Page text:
- Smaller Population: Tertiary markets, typically hosting fewer than 1 million residents, cater to the local community and neighboring small towns. This contrasts with primary markets like New York or Los Angeles, which stand among the most populous cities globally and tend to cater to visitors as well as locals.
Due Diligence in Tertiary Markets
Investors considering tertiary markets must prioritize due diligence, leveraging their knowledge of local real estate dynamics, cap rates, and occupancy rates. Understanding the driving forces behind a local economy is paramount before investing a tertiary market. Here are two pro tips for investors considering an investment in tertiary markets:
- To minimize risk and maximize returns, teaming up with investors familiar with various markets is advisable. Working collectively allows for pinpointing markets with high potential returns while reducing risk exposure. In the dynamic landscape of commercial real estate, a collaborative approach among savvy investors is key to making well-informed and strategic investment decisions.
- Building a network of local brokers, lenders, and property managers is equally crucial. Regional commercial real estate lenders, in particular, may require a distinct approach, as familiarity in one market does not guarantee seamless financing in a tertiary market.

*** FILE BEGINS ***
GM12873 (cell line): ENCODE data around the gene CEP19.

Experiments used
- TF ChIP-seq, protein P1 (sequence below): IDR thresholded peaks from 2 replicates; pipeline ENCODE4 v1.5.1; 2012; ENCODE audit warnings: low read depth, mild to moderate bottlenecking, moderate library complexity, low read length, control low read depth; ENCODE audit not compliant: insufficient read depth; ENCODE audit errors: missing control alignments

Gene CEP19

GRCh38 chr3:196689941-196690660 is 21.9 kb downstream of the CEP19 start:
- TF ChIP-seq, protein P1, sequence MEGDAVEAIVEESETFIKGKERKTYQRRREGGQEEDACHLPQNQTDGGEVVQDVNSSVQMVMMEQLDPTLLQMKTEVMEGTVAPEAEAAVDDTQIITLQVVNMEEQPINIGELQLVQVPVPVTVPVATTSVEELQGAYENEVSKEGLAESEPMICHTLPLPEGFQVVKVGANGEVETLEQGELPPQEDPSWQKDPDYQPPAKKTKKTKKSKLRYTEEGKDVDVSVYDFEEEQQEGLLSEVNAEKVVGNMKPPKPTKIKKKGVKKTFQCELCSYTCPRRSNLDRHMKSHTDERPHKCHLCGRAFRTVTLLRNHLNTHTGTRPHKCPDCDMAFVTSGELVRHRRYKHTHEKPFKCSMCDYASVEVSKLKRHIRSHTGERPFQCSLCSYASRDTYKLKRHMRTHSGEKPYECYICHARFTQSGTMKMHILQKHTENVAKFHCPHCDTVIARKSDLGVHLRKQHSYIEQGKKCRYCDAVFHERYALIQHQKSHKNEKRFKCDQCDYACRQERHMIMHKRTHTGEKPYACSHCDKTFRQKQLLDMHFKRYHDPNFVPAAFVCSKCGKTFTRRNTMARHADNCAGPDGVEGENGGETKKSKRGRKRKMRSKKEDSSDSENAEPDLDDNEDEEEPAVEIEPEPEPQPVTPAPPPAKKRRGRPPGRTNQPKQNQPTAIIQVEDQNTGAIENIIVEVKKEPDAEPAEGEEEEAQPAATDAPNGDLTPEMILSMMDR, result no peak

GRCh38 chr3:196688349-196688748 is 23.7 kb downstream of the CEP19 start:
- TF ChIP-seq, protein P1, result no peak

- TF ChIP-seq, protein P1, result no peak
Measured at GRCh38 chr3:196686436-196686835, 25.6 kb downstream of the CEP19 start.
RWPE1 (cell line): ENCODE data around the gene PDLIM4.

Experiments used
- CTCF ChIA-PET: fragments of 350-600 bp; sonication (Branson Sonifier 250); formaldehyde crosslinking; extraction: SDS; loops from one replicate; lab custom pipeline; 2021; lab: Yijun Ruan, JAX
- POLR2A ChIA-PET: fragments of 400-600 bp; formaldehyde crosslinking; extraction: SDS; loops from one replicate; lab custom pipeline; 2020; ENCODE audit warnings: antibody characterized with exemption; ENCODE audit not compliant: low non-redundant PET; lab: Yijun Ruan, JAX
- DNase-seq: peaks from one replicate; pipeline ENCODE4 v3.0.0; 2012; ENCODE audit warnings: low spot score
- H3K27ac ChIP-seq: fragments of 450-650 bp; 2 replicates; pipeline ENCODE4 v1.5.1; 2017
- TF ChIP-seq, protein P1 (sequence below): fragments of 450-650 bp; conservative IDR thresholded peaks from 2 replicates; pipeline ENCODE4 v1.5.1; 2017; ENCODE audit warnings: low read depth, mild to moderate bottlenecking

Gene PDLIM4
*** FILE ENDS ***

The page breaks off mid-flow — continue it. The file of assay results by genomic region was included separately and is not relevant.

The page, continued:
Why Real Estate Investors Favor Tertiary Markets
- Less Competition: Tertiary markets offer a haven for investors seeking to avoid the intense competition prevalent in primary and secondary markets. The absence of significant institutional money allows those specializing in tertiary markets to stand out, potentially yielding higher returns.
- Better Value: Capital-intensive nature notwithstanding, tertiary markets often provide more favorable investment metrics. Properties in these markets often trade at lower sale prices per square foot than their primary counterparts, presenting investors with enhanced value propositions and finding a wider market for buyers.
- Less Volatility: During economic downturns, tertiary markets tend to exhibit greater resilience compared to their larger counterparts. The presence of dominant employers or specific property types, such as Amazon’s distribution hubs, can insulate these markets from severe swings. Unlike primary markets, where institutional capital exerts significant influence, tertiary markets are less prone to large-scale disruptions during challenging times.
Tertiary markets, with their unique characteristics and potential advantages, beckon investors willing to navigate the complexities for potentially lucrative returns. As with any investment, meticulous due diligence and a comprehensive understanding of the local landscape are the cornerstones of success in tertiary real estate markets.
At Cornerstone Commercial Investments, we specialize in the nuances of tertiary markets, knowing when to make strategic moves and when to exercise caution. Connect with us today or visit our website for comprehensive insights into making financial investment decisions that are the best for you.